The Race to the Moon (2004)


Released by: The History Channel
Rating: NR
Region: 1
Anamorphic: N/A; content appears in its original 1.33:1 format

My Advice: Everyone must watch Failure; fans of space should own.

Like a lot of History Channel boxed sets, they have gobs of content to draw from. Here, the primary program Failure is Not an Option, is a TV feature-length docu (narrated by Scott Glenn) that looks at America's adventures with space and the moon from the perspective of the engineers and astronauts who made the thing happen. It leans heavily upon the folks who made up NASA's Mission Control, seeing as how the program is based on Gene Kranz' book of the same name. Kranz, for the apt among you, is best known among the pop culture prols as being The Guy That Ed Harris Played in Apollo 13. But, as this program shows, Kranz and the others did a lot more than just save three guys stuck in space.

This show is damn good. Excellent, in fact. The main reason it's significant is that it does stay down with the engineers for the most part, and let them tell their own tale. It's easy to forget there is a narrator at all, so often are we with the engineers. This is a good thing. It's part of the reason why the film is so engrossing. It's impossible to think how someone could avoid getting chills watching Kranz re-enact the speech he gave after the Apollo 1 disaster on the launchpad. Or avoid being moved by hearing both Kranz and one of his engineers give the same pre-moon landing speech, verbatim; the engineer was pulling Kranz' words from memory, just to show what an effect it all had on them.

And it's a true sign of a well-constructed historical program where the ending is well documented--there are no surprises to be had--and yet, you feel the same suspense as if you were watching a well constructed thriller. Using footage from within Mission Control along with faux archival footage that the filmmakers created (and which is pretty much seamless), you are there with the folks on the ground as they try to get the guys in space back home in one piece.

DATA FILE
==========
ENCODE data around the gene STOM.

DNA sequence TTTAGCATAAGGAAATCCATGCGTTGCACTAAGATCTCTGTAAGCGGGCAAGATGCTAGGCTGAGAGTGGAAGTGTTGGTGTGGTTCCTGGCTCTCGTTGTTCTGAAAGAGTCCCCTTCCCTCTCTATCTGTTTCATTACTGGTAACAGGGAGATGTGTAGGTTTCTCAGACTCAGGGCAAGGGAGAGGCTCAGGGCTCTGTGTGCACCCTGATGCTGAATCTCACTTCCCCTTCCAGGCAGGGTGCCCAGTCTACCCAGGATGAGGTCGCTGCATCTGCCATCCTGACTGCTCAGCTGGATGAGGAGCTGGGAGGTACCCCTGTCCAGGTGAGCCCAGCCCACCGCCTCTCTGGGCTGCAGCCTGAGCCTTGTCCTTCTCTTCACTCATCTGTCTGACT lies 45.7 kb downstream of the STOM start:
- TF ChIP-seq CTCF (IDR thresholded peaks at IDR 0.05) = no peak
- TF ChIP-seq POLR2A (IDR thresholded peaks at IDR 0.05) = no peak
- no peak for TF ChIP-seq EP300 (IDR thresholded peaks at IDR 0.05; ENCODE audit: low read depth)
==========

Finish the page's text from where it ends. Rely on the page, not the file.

If this wasn't valuable enough, having all the folks who were there telling their various stories, Failure also has an audio commentary with Kranz, the director and the editor. It's actually informative, if a bit maddening. Not only do they talk about their struggles to remain consistent with Kranz' book and the point of view it provided, but also they talk about working within the constraints of the two-hour television block and all the stuff they had to leave out.

It would have been brilliant to then follow up with supplements that cover the holes that are discussed on the commentary, but instead you get three other programs: a special on Project: Orion and two episodes of Modern Marvels. It's not that these programs aren't any good, but when you stack them up to the content, writing and editing of Failure, there's no comparison. They look infinitely cheap by comparison. And of the three, the only one that really resonates on its own is Project: Orion, and that's just because the subject matter is so weird. It's where a bunch of folks decided that the best way to get into space was to use nuclear bombs as propulsion. No, they were serious. Freeman Dyson was in on it and everything. Anyway.

The main feature is good enough for the space enthusiast to own. Failure is one of the best docus on the space race I've ever seen. It managed to move me and keep me on the edge of my seat. Christ, I'd love to see it on an IMAX screen. Everyone else should at least rent.

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